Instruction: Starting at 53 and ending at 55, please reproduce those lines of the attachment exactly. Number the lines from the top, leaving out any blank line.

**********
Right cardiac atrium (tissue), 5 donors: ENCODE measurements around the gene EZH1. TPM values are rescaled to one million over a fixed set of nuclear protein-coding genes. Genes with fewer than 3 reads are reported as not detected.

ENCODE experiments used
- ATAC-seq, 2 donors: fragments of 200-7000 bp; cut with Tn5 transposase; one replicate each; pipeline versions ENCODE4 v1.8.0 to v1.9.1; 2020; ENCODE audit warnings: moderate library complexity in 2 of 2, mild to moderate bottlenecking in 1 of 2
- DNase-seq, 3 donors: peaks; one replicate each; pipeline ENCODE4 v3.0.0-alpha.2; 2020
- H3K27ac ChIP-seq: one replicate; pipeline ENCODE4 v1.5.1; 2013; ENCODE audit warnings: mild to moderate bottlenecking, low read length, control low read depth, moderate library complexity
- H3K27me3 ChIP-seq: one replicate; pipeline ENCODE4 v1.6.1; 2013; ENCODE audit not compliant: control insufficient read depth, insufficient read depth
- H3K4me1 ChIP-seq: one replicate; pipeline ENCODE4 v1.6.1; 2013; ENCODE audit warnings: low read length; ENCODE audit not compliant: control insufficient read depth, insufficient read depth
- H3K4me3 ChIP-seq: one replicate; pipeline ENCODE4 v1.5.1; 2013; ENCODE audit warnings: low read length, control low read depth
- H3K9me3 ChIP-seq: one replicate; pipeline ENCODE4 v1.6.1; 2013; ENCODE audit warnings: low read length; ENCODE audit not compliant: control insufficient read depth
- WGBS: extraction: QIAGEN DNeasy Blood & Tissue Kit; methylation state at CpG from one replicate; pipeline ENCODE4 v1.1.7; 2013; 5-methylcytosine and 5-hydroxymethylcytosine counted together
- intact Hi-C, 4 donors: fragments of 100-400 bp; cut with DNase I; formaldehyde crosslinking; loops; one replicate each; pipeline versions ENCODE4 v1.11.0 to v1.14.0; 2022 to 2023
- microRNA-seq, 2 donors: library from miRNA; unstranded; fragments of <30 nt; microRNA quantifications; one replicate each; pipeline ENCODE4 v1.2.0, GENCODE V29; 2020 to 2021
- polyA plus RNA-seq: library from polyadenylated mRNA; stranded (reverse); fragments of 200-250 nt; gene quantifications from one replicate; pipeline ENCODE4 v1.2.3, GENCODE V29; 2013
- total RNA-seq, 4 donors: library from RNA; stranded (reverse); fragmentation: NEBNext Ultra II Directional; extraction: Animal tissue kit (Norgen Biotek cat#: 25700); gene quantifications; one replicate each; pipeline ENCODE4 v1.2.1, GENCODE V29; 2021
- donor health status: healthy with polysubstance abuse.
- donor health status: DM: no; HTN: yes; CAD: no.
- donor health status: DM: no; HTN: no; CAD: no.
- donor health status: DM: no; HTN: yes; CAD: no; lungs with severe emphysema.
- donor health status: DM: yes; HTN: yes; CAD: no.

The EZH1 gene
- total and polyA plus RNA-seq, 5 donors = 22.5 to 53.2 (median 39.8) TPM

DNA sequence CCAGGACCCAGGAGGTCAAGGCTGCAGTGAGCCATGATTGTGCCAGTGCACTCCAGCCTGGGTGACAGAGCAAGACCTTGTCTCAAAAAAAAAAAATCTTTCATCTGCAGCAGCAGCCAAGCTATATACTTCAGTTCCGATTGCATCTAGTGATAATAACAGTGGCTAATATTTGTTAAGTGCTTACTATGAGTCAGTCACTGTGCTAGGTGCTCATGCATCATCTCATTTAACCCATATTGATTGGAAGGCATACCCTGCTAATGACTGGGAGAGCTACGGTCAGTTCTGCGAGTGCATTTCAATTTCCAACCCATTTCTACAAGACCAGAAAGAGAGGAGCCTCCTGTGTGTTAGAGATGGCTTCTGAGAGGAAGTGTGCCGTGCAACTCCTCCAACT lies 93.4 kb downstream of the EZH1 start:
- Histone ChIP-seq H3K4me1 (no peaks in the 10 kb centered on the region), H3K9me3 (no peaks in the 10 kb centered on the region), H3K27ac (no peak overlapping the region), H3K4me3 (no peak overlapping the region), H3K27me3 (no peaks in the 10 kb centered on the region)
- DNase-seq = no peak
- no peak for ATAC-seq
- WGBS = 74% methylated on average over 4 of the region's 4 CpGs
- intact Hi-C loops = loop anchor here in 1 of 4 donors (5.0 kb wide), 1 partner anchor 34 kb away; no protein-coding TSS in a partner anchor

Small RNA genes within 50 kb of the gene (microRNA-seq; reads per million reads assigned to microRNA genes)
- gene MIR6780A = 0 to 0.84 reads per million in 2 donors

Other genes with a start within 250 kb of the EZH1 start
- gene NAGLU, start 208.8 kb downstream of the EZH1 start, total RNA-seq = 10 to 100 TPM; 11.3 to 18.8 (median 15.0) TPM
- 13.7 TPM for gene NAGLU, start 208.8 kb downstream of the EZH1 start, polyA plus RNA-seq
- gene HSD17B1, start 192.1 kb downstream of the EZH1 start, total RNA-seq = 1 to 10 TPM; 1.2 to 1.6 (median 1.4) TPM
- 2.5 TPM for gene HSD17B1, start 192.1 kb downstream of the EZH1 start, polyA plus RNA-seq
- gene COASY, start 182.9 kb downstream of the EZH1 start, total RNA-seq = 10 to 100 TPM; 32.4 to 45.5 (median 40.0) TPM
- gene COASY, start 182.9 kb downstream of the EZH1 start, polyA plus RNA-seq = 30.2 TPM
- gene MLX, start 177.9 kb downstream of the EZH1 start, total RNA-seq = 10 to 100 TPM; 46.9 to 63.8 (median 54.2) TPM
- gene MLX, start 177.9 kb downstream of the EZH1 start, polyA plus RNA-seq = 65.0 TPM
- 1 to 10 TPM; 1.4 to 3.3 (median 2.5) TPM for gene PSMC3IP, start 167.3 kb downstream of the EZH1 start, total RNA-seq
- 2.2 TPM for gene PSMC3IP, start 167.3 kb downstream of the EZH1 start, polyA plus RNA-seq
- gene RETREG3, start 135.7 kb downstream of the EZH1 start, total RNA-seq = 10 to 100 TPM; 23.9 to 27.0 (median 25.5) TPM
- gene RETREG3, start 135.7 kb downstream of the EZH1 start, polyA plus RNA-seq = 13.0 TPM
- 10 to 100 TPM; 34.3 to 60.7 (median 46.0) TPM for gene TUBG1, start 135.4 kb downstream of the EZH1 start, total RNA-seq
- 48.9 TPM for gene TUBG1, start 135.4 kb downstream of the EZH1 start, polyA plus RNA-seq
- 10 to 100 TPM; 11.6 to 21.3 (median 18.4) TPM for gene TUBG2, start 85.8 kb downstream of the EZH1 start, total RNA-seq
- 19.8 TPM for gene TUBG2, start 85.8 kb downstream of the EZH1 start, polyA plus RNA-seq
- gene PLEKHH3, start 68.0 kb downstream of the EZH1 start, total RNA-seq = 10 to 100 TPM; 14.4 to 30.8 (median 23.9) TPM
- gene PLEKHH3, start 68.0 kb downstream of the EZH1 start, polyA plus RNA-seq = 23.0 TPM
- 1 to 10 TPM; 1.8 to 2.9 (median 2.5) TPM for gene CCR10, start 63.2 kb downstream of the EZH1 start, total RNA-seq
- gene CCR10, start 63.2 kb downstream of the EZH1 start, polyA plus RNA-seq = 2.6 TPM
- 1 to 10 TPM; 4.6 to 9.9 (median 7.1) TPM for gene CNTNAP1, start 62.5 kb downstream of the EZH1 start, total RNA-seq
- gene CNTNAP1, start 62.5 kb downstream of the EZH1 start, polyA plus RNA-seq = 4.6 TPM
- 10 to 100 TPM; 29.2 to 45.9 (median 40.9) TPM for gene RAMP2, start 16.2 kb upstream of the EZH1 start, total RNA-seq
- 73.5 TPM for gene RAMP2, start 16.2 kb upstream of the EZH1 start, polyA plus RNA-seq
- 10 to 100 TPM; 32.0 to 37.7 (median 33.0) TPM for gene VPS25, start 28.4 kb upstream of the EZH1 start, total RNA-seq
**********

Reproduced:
- 10 to 100 TPM; 29.2 to 45.9 (median 40.9) TPM for gene RAMP2, start 16.2 kb upstream of the EZH1 start, total RNA-seq
- 73.5 TPM for gene RAMP2, start 16.2 kb upstream of the EZH1 start, polyA plus RNA-seq
- 10 to 100 TPM; 32.0 to 37.7 (median 33.0) TPM for gene VPS25, start 28.4 kb upstream of the EZH1 start, total RNA-seq